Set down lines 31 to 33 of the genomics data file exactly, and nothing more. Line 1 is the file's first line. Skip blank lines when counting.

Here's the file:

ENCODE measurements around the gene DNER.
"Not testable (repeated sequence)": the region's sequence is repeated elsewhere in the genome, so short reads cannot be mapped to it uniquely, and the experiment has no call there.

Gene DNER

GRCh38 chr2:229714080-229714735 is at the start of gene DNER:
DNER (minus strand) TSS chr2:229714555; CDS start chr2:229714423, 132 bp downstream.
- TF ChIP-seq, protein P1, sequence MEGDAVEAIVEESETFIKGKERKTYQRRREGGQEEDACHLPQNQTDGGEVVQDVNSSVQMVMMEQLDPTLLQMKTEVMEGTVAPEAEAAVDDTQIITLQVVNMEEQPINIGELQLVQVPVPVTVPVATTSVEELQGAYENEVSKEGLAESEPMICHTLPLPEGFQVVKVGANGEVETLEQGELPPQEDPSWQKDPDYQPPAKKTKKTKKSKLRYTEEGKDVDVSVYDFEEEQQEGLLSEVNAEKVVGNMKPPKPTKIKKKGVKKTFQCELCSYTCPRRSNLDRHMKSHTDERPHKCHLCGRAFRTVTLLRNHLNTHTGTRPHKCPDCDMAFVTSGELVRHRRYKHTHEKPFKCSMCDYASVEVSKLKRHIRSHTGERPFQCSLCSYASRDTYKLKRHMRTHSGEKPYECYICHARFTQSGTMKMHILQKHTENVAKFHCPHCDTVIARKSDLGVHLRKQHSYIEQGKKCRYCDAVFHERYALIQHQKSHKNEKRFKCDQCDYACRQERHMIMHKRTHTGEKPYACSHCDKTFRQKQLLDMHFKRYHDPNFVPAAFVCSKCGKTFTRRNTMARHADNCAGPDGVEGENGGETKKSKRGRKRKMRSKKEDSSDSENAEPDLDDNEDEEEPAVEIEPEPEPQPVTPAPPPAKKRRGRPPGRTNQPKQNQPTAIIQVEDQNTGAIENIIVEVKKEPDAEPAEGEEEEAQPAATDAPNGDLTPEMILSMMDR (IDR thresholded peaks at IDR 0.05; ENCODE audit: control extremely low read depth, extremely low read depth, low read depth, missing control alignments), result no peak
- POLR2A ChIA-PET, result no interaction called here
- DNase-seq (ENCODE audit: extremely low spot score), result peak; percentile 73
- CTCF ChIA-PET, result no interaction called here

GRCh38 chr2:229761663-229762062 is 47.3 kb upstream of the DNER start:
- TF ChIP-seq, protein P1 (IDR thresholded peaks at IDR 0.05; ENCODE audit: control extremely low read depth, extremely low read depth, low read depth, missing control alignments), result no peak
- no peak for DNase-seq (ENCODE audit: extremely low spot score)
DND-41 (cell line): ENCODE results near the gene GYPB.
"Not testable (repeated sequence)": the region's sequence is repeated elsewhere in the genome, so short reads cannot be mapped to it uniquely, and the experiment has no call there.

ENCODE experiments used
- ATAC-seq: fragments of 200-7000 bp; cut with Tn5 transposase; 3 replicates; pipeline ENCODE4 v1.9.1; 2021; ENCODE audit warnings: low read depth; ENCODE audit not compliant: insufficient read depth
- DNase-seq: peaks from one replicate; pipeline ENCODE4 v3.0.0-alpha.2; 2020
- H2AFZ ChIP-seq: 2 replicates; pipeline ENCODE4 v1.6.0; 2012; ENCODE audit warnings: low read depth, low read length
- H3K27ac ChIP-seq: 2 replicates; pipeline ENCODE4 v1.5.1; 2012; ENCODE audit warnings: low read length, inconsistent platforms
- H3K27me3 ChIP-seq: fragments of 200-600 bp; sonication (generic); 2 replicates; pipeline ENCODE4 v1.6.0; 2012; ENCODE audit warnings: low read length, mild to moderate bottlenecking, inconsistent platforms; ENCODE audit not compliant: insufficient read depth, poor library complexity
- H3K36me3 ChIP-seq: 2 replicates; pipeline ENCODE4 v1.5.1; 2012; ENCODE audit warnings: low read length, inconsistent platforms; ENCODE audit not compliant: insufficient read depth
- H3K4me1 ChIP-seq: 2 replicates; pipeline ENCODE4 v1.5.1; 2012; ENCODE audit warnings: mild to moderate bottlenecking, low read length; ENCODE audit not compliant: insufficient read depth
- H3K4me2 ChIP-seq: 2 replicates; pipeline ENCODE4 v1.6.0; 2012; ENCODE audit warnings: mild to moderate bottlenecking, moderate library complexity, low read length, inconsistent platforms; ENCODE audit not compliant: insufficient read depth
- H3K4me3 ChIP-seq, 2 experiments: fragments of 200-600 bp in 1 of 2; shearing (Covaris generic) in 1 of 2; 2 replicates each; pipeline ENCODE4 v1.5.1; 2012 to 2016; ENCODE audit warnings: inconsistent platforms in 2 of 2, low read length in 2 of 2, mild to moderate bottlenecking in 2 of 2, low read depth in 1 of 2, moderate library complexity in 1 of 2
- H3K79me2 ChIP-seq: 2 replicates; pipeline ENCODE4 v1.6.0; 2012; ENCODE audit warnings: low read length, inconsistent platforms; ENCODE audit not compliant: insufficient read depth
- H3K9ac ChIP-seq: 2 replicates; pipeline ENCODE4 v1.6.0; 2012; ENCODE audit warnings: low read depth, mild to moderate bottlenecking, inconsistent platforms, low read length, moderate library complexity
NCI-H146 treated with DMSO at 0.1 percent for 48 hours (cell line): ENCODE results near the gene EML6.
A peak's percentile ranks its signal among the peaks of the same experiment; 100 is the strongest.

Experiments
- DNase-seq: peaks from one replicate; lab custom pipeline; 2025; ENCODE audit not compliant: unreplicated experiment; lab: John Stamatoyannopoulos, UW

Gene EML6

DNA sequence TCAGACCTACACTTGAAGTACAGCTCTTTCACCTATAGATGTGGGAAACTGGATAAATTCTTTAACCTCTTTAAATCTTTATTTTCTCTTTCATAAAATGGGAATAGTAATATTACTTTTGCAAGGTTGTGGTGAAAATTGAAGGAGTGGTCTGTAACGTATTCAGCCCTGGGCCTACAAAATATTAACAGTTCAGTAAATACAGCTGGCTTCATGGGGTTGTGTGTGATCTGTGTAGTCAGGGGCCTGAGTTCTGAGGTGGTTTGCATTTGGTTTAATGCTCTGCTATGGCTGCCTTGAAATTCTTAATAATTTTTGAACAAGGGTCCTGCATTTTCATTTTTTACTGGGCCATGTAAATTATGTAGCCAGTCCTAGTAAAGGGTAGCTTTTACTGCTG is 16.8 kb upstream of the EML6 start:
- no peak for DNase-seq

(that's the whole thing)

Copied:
Gene EML6

DNA sequence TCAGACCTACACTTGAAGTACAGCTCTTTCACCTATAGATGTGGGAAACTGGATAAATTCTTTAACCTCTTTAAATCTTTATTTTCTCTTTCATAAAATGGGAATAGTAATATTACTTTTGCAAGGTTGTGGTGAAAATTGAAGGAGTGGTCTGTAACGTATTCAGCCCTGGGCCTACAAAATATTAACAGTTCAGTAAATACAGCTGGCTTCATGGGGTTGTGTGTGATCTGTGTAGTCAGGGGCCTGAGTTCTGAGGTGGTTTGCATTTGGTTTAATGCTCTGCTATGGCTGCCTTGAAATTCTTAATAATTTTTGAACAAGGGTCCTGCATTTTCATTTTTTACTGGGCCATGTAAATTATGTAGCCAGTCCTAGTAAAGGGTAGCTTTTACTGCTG is 16.8 kb upstream of the EML6 start:
- no peak for DNase-seq